1. A preliminary edition of the TEWG framework draft will be issued by the end of November, 1999
2. Need input from service providers, especially on operational experience with TE in live networks and on statements of requirements.
3. Another major work item for the WG is to issue a document on "Generic representation of common objects, functions, and data sets for TE." This should be issued after the framework draft.
4. TE is a very fertile area for theoretical activity. The WG, being operationally oriented, will focus mostly on considerations that have practical merit. It is however anticipated that activity within the TEWG may motivate research activity elsewhere.

Chair: Agenda bashing





E. Kern

Agenda bashing


D. Awduche

Towards a framework for Internet TE


G. Ash



G. Swallow



D. Fedyk,



I. Widjaja



H. Hummel






K. Owens



W. Wimer



Wai Sum

Report on ITU-T TE Work



General Discussions



Path forward


Presenter: D. Awduche, UUNet
Topic: Towards a framework for Internet TE

1. An overview of the TEWG charter was presented by Awduche. The status of the TEWG framework document was also provided. The key points in Awduche's presentation are summarized below:

2. The contents of the framework document would encompass the following issues (but not exclusively):

3. Next steps:

G. Ash, AT&T; Draft-ash-itu-sg2-routing-guidelines-00.txt
Continuation of the talk in mpls working group (see minutes)

Qs: How about networks with a low degree of connectivity (since much of the earlier work on network instability had been done for networks with a high degree of connectivity)".

G. Swallow, Cisco; MPLS TE Restoration
Extensions to rsvp to help with protection

Qs: What is the impact on refresh load?
No significant impact

Does the Head End router need to use a new address?
Yes but can use any IP address (can be from the private space)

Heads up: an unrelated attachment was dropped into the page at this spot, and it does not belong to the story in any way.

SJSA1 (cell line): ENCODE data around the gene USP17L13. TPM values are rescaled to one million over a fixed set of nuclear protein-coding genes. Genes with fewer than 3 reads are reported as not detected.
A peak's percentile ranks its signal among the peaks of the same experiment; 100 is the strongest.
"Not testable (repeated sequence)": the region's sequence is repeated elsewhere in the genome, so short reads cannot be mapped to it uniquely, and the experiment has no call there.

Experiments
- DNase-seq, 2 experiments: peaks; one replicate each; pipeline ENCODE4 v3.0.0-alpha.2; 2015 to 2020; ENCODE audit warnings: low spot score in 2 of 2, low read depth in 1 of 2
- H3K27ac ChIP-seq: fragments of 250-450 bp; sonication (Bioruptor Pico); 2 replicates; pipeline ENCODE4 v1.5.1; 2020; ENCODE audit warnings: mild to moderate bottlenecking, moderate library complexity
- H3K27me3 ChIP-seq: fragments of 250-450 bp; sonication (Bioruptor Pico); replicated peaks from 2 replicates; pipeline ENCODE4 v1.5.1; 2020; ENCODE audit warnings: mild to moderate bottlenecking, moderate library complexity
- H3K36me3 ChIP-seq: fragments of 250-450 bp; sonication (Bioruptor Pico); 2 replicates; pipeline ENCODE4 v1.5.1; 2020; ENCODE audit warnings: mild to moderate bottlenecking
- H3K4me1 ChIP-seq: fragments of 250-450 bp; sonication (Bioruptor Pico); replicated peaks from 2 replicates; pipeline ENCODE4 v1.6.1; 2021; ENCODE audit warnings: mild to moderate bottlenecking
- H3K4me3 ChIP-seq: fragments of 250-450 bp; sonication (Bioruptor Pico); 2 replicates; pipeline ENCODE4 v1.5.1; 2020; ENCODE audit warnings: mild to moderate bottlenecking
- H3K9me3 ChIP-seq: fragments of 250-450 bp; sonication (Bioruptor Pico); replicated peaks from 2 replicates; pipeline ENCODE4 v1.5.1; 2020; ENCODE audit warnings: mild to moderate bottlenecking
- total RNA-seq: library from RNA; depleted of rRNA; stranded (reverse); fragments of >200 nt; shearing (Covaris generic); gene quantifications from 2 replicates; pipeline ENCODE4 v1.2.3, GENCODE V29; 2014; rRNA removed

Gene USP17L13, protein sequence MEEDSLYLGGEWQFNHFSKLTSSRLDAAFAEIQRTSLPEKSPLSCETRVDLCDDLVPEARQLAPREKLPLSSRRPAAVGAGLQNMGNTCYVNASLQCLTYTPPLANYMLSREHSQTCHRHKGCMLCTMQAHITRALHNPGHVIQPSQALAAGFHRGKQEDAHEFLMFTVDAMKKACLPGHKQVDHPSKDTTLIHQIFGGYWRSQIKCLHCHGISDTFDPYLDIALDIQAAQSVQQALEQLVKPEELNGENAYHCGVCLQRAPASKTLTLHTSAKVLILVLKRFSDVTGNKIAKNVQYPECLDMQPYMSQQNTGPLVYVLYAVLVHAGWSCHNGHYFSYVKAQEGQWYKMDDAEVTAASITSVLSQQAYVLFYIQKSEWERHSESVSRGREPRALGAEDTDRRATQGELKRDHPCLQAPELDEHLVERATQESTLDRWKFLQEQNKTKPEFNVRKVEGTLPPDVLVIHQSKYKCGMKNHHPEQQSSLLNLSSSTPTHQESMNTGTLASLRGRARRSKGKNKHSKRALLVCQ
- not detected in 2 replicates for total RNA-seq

Qs: Spatial Reuse Protocol BOF is addressing the same issues, can you compare?
No, not aware of SRP and out of scope of this WG

Qs: What is the recovery algorithm if bandwidth is reserved? This is just for very high priority traffic which in effect preempts other LSPs on the links

Qs: Can recovery of less than 50 [ms] be achieved in multi-hop scenario?
12 [ms] re-route has been achieved in the lab setup with 100 LSPs (did not elaborate on setup)

D. Fedyk, Nortel Networks; Metrics and Resource Classes for TE

Qs: What is a hop count?
Difficult to measure when crossing L2 networks

Widjaja, Fujitsu, ICMP Extn for 1-way performance metrics

Qs/comments: Functionality may be useful for monitoring of SLAs?
Why ICMP extn or at least have a common frame work for ICMP extn given other folks are intending to extend ICMP

Qs: How to ensure that payload and probe follow the same path/hops?
Having the same FEC may not be enough?

Qs: Why is clock sync not an issue?

Qs: ICMP extn should be careful to measure DS aggregagte characteristics, so ensure that the DSCP is stored in the ICMP packet.
Comment: ICMP packets do not go down the same path as DS aggregates?
Need to fix this

Authors question to the WG: If not ICMP then what do the group suggest should be used?

Comment from the floor: Current design of routers may not allow use of ICMP? Perhaps it would be better to trust routers to supply the information? For off line latter may be fine

H. Hummel; Siemens: OCT
Traffic should be conducted like an orchestra

Which LSP to choose

Qs: Concern re the time scale of measurements

Qs: How does it compare to OMP

Leo Anderson, Nortel Networks; Forwarding requirements for MPLS re-route

Qs: None

K. Owens; Tellabs; Protection/Restoration for TE in IP networks

Floor: What is the right place for this work? TE or MPLS? Authors opinion is that it is TE

Floor: TE has enough issues as it is? Perhaps protection should go else where.

Chair's comments: Try to do it in mpls and let the WG know if it does not get done there. This is part of the WG's intent to generate requirements/work for other WGs

W. Wimer; OSPF Sub-areas

Wai Sum AT&T: Report on ITU-T TE Work

Current ITU-T WP 3/2 work:

In closing, chairs:
Heads up:


Protection/Restoration of Traffic Engineered IP Networks